Predictions: Three Top Insurance Technology Trends for 2021
Love how insurance technology trends suddenly hit fast-forward in 2020?
Just wait until you see the sequel.
Over the past year, P&C insurers have been slammed with more than $110 billion in losses from COVID-19 related claims and reduced premium volumes.
And consumer adoption of digital channels for buying and managing coverage has accelerated five years in just a matter of months—leaving insurers with flat-footed technology stacks scrambling to catch up.
Yet even as the industry continues to respond to the “cluster fun” unleashed during its year of living dangerously, insurers would be wise to keep an eye on three technology trends that will gain a whole new urgency in the year ahead.
Friend or Faux? Fraud Detection Goes Fast and Frictionless
Today, 18% of claims now include some element of fraud, up from the average 10% seen over the last decade, according to Guidewire partner FRISS. Seeing sharp rises in the past year: staged accidents, vehicle theft, procedure billing, phantom services, and faked accidents occurring at home.
At the same time, consumers doing legitimate business via digital channels are increasingly impatient with even the slightest delay on a quote or approval on a claim.
As a result, look for more insurers to embrace AI, machine learning, and behavioral analytics to assess fraud risk while simultaneously reducing friction for trusted, but increasingly fickle, customers.
Case in point: Guidewire. Our built-in capabilities combined with anti-fraud solutions from Shift Technology, Clara, FRISS, and other providers combine AI and machine learning
with out-of-the-box business rules to accomplish two objectives. Provide straight-through claims processing for meritorious claims by automating fraud scoring in real time, and support for detecting and investigating fraudulent claims.
With high hit rates (Shift Technology’s fraud detection model delivers a 75% hit rate, for example), these integrated solutions deliver rich, accurate, real-time fraud scoring that is central to disrupting fraud while delivering fast, friendly customer experiences at every
Personalized and Proactive Coverage Takes Center Stage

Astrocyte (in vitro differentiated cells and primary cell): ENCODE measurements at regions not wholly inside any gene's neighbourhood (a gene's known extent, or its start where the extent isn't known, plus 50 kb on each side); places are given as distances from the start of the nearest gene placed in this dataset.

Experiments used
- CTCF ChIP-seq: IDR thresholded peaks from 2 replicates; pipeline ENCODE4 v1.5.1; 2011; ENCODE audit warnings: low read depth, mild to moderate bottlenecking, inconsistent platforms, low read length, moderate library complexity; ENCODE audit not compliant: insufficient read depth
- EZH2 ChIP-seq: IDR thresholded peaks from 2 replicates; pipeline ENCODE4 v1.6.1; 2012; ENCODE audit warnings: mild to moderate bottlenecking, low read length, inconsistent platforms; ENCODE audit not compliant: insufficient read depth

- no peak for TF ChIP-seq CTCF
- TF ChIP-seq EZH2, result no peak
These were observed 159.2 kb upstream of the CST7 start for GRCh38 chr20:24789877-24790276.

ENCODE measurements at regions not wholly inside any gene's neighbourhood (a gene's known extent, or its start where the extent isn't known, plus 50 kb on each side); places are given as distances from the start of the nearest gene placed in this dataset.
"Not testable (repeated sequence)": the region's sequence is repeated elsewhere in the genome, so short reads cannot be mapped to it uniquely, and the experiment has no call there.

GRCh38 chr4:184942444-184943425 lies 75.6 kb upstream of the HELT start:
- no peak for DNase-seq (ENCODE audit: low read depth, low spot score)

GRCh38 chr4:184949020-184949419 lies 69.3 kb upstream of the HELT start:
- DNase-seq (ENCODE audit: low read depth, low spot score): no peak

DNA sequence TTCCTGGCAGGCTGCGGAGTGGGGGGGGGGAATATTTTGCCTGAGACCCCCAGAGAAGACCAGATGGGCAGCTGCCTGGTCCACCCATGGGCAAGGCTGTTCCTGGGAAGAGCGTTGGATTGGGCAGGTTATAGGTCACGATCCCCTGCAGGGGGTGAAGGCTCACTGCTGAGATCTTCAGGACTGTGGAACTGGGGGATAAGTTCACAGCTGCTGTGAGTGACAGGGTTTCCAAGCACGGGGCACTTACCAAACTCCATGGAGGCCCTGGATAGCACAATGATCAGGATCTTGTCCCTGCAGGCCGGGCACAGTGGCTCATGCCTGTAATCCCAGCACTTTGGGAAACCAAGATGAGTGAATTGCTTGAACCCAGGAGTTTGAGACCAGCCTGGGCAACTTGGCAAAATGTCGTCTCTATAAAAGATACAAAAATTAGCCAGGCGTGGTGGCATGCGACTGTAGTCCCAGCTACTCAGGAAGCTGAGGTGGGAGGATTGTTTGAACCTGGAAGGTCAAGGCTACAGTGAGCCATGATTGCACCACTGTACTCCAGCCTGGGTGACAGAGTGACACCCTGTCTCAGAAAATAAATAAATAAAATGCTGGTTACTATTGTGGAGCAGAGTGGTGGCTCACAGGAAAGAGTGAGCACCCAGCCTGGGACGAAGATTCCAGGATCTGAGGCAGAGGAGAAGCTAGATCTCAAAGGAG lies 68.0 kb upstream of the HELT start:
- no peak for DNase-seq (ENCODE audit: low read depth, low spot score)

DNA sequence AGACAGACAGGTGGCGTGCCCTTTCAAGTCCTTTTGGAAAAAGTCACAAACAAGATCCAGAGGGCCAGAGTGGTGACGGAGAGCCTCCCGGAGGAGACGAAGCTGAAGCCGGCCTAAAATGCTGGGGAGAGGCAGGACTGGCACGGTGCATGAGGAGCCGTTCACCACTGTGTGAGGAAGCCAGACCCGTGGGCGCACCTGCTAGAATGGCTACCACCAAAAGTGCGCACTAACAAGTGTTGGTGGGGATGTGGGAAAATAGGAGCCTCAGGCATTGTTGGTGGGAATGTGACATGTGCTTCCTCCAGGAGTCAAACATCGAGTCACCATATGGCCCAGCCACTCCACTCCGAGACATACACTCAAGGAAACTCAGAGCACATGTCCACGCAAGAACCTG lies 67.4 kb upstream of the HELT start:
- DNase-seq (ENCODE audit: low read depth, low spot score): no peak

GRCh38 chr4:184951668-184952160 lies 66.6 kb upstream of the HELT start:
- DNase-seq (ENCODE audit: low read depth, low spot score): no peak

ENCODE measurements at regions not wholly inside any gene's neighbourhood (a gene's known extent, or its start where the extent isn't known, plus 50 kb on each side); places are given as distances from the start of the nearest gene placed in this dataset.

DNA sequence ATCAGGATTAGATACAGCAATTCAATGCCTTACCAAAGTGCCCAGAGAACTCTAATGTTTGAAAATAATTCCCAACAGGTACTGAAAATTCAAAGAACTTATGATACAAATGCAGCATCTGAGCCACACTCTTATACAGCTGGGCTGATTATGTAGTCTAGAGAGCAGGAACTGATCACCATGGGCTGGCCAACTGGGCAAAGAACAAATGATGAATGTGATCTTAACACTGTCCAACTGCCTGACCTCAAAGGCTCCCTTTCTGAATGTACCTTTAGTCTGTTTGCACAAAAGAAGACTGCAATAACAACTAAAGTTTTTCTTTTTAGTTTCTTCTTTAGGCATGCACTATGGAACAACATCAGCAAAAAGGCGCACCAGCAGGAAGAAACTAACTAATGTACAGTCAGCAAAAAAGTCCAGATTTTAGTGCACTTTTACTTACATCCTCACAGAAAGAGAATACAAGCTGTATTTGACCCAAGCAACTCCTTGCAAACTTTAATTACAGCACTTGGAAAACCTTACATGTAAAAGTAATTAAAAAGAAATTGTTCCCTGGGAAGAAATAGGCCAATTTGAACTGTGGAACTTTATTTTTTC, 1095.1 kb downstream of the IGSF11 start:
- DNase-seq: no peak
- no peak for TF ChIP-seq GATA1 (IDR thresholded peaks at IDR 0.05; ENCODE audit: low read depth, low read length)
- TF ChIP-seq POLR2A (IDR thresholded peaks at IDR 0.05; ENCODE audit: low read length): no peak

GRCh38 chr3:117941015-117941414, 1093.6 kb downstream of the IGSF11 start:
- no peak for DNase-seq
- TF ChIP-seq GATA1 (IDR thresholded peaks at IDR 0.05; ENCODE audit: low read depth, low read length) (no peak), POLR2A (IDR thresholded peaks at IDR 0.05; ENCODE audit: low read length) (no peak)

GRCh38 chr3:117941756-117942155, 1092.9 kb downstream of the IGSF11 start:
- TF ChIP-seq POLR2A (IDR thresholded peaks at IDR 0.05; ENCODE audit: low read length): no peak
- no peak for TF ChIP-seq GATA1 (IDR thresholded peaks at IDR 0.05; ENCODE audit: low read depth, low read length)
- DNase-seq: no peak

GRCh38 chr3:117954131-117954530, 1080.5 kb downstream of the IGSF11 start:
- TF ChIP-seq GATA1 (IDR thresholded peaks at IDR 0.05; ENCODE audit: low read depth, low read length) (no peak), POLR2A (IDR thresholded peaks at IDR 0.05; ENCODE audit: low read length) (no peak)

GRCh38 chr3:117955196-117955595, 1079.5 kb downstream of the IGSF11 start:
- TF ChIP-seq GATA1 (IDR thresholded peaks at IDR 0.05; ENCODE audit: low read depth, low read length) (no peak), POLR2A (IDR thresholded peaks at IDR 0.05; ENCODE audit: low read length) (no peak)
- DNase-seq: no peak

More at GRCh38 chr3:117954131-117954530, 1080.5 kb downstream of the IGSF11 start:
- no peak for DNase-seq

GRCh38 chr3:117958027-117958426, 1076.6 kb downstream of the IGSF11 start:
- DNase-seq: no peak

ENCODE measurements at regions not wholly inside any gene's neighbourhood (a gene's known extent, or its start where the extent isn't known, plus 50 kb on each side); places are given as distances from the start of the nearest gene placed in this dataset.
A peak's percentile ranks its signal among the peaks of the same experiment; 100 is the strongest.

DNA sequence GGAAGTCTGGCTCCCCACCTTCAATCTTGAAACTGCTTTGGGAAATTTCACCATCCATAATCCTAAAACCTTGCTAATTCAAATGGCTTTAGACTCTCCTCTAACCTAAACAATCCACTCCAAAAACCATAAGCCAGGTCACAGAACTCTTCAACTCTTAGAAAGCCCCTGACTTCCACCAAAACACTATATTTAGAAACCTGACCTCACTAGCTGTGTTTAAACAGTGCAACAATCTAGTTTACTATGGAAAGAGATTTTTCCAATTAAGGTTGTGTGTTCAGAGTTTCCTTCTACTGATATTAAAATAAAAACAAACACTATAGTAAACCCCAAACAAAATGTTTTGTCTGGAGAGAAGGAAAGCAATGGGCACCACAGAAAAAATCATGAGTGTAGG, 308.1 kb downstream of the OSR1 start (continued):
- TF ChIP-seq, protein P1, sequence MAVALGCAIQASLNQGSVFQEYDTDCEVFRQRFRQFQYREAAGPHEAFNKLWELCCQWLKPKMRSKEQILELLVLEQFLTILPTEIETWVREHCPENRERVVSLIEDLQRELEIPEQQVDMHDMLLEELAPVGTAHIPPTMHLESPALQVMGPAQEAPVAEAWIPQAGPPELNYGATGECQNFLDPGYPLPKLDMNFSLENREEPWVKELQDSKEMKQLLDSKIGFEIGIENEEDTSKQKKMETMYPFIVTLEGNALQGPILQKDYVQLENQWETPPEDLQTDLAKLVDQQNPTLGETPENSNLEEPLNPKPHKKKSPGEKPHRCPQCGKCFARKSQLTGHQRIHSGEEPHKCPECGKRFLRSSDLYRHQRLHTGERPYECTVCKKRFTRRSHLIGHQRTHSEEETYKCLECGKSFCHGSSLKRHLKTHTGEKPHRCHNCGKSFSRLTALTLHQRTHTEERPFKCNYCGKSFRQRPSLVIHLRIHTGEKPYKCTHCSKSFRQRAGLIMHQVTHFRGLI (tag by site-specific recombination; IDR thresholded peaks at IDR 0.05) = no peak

Blame it on digital-first brands like Netflix, Amazon, Google, or any brand you like. The fact is that today's most coveted consumers have come to expect personalized and proactive interactions from every company with which they transact, including insurers.
In the months ahead, this will increasingly mean deployment of automated, conversational AI-based services that make shopping for policies as easy as saying, "Hey, Alexa," and filing a claim as simple as capturing images with a mobile phone. It'll also mean the growing use of big data and predictive analytics to move from "protection-based" coverage to "engagement-based" models designed to save customers time, money, and energy on an ongoing basis.
Just look at Aviva, Hippo, and others that leverage home-based IoT devices to monitor for things like water and gas line issues, proactively shutting off leaks and preventing small problems from becoming major disasters.
In 2021, a growing number of insurers will also start to follow the examples set by CAA, Metromile, and others that leverage telematics to price auto insurance based on actual miles driven instead of a set, inflexible rate. Usage-based insurance (UBI) ownership is expected to grow 50% in 2021, and could account for 20% of all vehicles within the next three years.
Geospatial Analytics Hit New Heights
COVID-19 wasn't the only snowballing disaster this past year. In North America, damage from tornadoes and other storms caused $21 billion in insured losses during the first half of 2020, the worst losses in a decade.
In fact, losses from hurricanes, fires, and other natural catastrophes may outpace pandemic-related costs for P&C insurers once final figures are tallied. Recent California wildfires and insured losses from Hurricanes Sally and Laura (no relation) could top $20 billion just on their own.
In 2021, look for rising CAT risks combined with the lingering impact of the pandemic to prompt more insurers to prioritize geospatial analytics.
For those unfamiliar with the term, geospatial analytics providers analyze, manipulate, and display data and imagery gathered from satellites, airplanes, and drones. Using computer vision and AI, these providers extract structured data such as roof and property conditions for
underwriters, and will increasingly be leveraged to assess damage after natural disasters.
When integrated with Guidewire, geospatial analytics solutions from Cape Analytics and Betterview offer insurers improved visibility and actionable insights into damage or risk so they can more accurately price, underwrite, and adjudicate commercial and personal lines.
Hitting the New Year Running
If the past year has taught us anything, it's that insurers require speed and agility to achieve new process efficiencies, exceed rising customer expectations, and thrive in a time when technological trends can go from zero to crazy almost instantly.
For insurers, relying solely on internal resources to attain that kind of technological prowess is growing increasingly unrealistic. Thankfully, it's also largely unnecessary, since insurers today can quickly switch on new capabilities that take full advantage of the data and functionality built into an existing insurance platform such as Guidewire.
As we finally turn the page to a whole new year, that's definitely something to celebrate.
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